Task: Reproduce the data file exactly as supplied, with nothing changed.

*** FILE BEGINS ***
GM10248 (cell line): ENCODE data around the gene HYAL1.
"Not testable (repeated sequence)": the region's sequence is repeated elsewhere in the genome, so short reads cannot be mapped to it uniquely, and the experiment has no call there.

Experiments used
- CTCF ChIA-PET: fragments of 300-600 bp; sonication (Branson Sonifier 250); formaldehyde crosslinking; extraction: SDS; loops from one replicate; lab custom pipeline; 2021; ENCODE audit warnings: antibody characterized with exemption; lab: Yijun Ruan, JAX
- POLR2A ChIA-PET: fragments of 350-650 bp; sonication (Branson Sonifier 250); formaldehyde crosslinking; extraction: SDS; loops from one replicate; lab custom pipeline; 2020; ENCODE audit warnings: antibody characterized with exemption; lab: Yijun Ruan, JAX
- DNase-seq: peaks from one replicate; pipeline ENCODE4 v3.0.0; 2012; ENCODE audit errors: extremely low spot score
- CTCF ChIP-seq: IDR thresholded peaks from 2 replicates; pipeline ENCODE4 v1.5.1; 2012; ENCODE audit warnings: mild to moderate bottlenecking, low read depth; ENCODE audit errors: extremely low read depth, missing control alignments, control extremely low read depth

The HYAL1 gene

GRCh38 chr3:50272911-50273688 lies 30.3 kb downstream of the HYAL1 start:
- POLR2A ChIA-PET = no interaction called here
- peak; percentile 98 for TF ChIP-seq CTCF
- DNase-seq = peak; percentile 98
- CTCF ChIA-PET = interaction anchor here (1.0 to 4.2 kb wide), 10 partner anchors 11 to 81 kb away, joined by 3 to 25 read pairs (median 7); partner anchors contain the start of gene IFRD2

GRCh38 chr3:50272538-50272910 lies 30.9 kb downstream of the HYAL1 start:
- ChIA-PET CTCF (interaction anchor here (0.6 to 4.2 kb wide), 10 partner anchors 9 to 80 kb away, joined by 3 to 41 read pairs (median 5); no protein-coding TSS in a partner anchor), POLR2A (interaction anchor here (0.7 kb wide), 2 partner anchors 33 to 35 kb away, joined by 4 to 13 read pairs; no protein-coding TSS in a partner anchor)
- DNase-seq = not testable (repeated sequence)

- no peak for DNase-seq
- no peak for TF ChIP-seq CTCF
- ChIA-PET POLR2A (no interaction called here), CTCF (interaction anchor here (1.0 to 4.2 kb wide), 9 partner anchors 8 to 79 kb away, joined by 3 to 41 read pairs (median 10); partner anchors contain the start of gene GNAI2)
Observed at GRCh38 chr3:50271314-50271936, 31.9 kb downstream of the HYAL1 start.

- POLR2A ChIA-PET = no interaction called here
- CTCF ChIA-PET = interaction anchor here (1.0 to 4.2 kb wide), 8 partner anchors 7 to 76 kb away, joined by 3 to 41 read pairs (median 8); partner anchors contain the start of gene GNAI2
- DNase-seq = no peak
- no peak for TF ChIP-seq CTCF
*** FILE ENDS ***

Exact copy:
GM10248 (cell line): ENCODE data around the gene HYAL1.
"Not testable (repeated sequence)": the region's sequence is repeated elsewhere in the genome, so short reads cannot be mapped to it uniquely, and the experiment has no call there.

Experiments used
- CTCF ChIA-PET: fragments of 300-600 bp; sonication (Branson Sonifier 250); formaldehyde crosslinking; extraction: SDS; loops from one replicate; lab custom pipeline; 2021; ENCODE audit warnings: antibody characterized with exemption; lab: Yijun Ruan, JAX
- POLR2A ChIA-PET: fragments of 350-650 bp; sonication (Branson Sonifier 250); formaldehyde crosslinking; extraction: SDS; loops from one replicate; lab custom pipeline; 2020; ENCODE audit warnings: antibody characterized with exemption; lab: Yijun Ruan, JAX
- DNase-seq: peaks from one replicate; pipeline ENCODE4 v3.0.0; 2012; ENCODE audit errors: extremely low spot score
- CTCF ChIP-seq: IDR thresholded peaks from 2 replicates; pipeline ENCODE4 v1.5.1; 2012; ENCODE audit warnings: mild to moderate bottlenecking, low read depth; ENCODE audit errors: extremely low read depth, missing control alignments, control extremely low read depth

The HYAL1 gene

GRCh38 chr3:50272911-50273688 lies 30.3 kb downstream of the HYAL1 start:
- POLR2A ChIA-PET = no interaction called here
- peak; percentile 98 for TF ChIP-seq CTCF
- DNase-seq = peak; percentile 98
- CTCF ChIA-PET = interaction anchor here (1.0 to 4.2 kb wide), 10 partner anchors 11 to 81 kb away, joined by 3 to 25 read pairs (median 7); partner anchors contain the start of gene IFRD2

GRCh38 chr3:50272538-50272910 lies 30.9 kb downstream of the HYAL1 start:
- ChIA-PET CTCF (interaction anchor here (0.6 to 4.2 kb wide), 10 partner anchors 9 to 80 kb away, joined by 3 to 41 read pairs (median 5); no protein-coding TSS in a partner anchor), POLR2A (interaction anchor here (0.7 kb wide), 2 partner anchors 33 to 35 kb away, joined by 4 to 13 read pairs; no protein-coding TSS in a partner anchor)
- DNase-seq = not testable (repeated sequence)

- no peak for DNase-seq
- no peak for TF ChIP-seq CTCF
- ChIA-PET POLR2A (no interaction called here), CTCF (interaction anchor here (1.0 to 4.2 kb wide), 9 partner anchors 8 to 79 kb away, joined by 3 to 41 read pairs (median 10); partner anchors contain the start of gene GNAI2)
Observed at GRCh38 chr3:50271314-50271936, 31.9 kb downstream of the HYAL1 start.

- POLR2A ChIA-PET = no interaction called here
- CTCF ChIA-PET = interaction anchor here (1.0 to 4.2 kb wide), 8 partner anchors 7 to 76 kb away, joined by 3 to 41 read pairs (median 8); partner anchors contain the start of gene GNAI2
- DNase-seq = no peak
- no peak for TF ChIP-seq CTCF